Richard Ha writes:
I was very encouraged at the County Council meeting on geothermal that was held in Pahoa this last Tuesday evening. The community had a chance to be heard.
The Puna community met several times prior to that meeting, and Steve Hirakami, acting as facilitator, identified the community’s main concerns. About 100 votes indicated that the Pele cultural issue was a top concern. Non-Hawaiians taking this position vastly outnumber Hawaiians. Seventy to 80 folks listed health and safety as their top issues.
From the testimony at Tuesday’s meeting, it is clear that the Puna community feels uneasy about geothermal. I understand that the Environmental Committee, chaired by Councilwoman Brittany Smart, will be holding hearings regarding environmental issues – specifically health and safety. The hearings will bring clarity to the issues.
What we do know right now is the State Department of Health does not allow open venting, and requires they be alerted when emissions exceed 25 parts per billion. Note that personal H2S monitors sold on the Internet measure in “parts per million.” A billion is a thousand million. The Department of Health’s requirement is a very conservative one.
Hydrogen sulfide and sulfur dioxide coming out of the ground at the Sulfur Banks at Volcano, Hawai‘i
I commend Mayor Kenoi for initiating the Sister City relations with Ormoc City and for supporting the Geothermal Working Group, which was operating under an unfunded mandate. He has taken on the goal of making Hawaii County 100 percent reliant on non-fossil fuels by 2015.
That’s a high bar, but he has the guts to aim high. What’s at stake requires us to have a clear goal, for the benefit of all of us. Mayor Kenoi knows that geothermal will result in a better future for us all.
Patrick Kahawaiola‘a, President of the Keaukaha Community Association, told me, “It is about the process” – and so we need to aloha everyone, no matter what side of the issue they are on. And Kumu Lehua Veincent told me: "What about the rest?" He meant that this is about all of us, not just a few.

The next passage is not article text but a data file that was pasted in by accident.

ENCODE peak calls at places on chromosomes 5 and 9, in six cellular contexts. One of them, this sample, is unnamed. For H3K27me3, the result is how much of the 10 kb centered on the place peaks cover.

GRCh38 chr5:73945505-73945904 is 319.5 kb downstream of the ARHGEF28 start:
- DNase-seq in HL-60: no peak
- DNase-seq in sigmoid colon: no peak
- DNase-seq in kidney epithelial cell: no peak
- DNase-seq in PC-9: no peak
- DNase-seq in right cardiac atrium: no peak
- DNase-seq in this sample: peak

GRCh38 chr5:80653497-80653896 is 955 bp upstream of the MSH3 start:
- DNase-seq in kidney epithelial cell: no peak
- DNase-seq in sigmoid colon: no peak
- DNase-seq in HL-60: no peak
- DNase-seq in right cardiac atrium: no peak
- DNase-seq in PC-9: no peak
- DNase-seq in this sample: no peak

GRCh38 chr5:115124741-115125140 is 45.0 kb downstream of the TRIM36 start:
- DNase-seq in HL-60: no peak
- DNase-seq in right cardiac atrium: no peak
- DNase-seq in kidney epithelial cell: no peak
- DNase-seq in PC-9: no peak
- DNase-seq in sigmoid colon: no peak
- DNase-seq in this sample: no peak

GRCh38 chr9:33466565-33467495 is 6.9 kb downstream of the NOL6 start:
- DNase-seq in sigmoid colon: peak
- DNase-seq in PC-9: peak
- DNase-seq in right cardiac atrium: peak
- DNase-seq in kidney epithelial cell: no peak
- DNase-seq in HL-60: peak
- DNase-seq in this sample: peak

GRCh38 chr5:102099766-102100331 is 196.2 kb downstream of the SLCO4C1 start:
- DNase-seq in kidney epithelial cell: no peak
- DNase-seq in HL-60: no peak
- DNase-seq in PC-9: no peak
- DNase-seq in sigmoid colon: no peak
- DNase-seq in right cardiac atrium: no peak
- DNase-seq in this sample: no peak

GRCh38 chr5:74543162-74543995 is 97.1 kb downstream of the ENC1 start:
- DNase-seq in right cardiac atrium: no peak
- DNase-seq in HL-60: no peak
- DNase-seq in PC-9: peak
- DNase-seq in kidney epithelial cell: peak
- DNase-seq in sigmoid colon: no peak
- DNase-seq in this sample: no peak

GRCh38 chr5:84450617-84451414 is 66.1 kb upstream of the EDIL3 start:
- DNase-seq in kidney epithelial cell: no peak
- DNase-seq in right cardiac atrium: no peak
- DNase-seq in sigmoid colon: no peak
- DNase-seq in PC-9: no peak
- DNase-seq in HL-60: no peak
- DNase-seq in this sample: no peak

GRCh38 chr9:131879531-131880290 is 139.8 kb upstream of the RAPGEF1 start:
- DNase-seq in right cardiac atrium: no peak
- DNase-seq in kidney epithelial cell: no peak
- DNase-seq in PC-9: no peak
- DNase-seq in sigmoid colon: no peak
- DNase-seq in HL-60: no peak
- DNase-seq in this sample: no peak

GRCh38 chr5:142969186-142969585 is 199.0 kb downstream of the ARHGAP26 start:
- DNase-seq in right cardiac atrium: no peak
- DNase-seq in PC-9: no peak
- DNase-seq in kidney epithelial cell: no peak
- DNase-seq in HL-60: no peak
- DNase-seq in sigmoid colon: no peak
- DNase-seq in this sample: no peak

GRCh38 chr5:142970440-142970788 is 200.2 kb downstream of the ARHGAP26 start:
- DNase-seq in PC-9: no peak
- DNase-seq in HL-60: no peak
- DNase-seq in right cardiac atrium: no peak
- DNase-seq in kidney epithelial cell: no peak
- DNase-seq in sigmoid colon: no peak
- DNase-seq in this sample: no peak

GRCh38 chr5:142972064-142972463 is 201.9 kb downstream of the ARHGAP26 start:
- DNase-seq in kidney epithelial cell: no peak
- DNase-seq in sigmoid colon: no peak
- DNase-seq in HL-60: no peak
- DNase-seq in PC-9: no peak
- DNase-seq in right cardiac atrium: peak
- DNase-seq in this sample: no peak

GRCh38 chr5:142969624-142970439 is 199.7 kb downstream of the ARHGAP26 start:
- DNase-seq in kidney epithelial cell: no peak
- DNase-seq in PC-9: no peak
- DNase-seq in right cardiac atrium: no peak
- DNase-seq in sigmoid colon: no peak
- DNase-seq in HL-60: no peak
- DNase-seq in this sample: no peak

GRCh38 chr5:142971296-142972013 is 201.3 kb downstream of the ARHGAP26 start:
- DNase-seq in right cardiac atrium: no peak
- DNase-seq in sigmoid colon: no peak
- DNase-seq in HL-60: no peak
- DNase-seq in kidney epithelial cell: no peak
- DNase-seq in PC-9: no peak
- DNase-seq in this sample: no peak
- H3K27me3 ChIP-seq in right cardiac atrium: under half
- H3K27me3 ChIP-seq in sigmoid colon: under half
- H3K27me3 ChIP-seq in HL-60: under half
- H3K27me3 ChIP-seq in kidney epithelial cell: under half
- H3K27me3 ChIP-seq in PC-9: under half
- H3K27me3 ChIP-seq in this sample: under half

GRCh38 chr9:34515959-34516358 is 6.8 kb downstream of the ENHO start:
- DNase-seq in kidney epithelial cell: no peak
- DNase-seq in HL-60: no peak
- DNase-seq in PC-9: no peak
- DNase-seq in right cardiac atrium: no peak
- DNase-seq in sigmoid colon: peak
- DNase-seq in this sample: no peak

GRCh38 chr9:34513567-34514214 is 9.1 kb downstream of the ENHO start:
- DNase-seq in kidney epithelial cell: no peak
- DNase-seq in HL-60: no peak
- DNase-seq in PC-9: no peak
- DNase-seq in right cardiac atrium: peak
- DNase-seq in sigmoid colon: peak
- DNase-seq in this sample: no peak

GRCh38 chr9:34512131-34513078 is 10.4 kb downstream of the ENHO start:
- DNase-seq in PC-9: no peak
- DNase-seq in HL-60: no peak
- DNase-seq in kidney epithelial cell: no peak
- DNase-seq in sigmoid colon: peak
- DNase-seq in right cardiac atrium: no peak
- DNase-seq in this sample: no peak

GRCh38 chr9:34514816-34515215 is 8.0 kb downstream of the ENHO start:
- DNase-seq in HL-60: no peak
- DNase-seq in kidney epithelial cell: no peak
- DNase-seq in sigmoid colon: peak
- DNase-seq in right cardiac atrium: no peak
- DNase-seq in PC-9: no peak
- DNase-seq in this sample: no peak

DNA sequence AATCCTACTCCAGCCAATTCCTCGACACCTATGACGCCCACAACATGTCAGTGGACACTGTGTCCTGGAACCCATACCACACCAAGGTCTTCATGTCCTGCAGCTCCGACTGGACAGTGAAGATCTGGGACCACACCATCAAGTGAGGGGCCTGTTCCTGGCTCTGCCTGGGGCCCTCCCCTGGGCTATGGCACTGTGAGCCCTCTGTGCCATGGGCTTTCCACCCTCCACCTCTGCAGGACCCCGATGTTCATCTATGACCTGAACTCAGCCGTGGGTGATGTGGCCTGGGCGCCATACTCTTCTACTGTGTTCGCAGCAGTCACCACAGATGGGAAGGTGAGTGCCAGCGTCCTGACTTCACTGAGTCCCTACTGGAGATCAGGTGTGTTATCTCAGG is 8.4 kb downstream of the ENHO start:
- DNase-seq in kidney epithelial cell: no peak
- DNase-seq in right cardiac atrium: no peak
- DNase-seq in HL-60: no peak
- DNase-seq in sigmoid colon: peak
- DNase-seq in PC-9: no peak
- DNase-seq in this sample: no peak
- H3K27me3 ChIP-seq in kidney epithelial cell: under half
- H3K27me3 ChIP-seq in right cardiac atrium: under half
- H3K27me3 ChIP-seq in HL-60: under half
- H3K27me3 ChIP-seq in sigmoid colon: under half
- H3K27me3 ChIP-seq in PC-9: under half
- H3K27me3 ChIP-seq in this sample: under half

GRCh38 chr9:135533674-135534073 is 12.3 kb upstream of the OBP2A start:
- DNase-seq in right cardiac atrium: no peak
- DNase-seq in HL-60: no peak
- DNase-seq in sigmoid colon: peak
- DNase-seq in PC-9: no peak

We all know that oil prices have doubled every 5.5 years recently. If it continues to follow that pattern, we do not have much time to act. We must all work together to find the best solution for all of us.
I visited both Iceland and the Philippines, and in both places open venting is allowed at their geothermal plants in certain circumstances. I learned that Hawai‘i's air quality standards are very high compared to in those countries.
In August 2000, the EPA issued a report regarding the geothermal well blowout that occurred at Puna Geothermal Venture in June 1991. Read "Report on the Review of Hawaii County Emergency Operations Plan and Puna Geothermal Venture Emergency Response Plan" here. The Environmental Committee can use these findings and recommendations as a starting point.
From that report:
Blowout of well KS-8 June 12, 1991
Cause and Duration
“The blowout caused an unabated release of steam for a period of 31 hours before PGV succeeded in closing in the well. The report finds that the blowout occurred because of inadequacies in PGV’s drilling plan and procedures and not as a result of unusual or unmanageable subsurface geologic or hydrologic conditions.”
“Not only did PGV fail to modify its drilling program following the KS-7 blowout, but they also failed to heed numerous “red flags” (warning signals) in the five days preceding the KS-8 blowout, which included a continuous 1-inch flow of drilling mud out of the wellbore, gains in mud volume while pulling stands, and gas entries while circulating mud bottom up, in addition to lost circulation, that had occurred earlier below the shoe of the 13-3/8-inch casing.”
“PGV personnel took appropriate steps to control the well following the kick. However, there were certain inadequacies in PGV’s drilling operations and blowout prevention equipment. The mud cooler being used was inefficient. Monitoring equipment was not strategically placed. A sufficient supply of cold water was not available to pump into the wellbore to properly kill the well in the event of a blowout. The choke line was not of sufficient diameter to handle the volume of fluid that had to be vented, and there was no silencer on the end of the choke manifold line to reduce noise.”
It’s good that the County Council will be addressing all those issues. We all need to have a common frame of reference regarding safety. Everyone wants to do the right thing.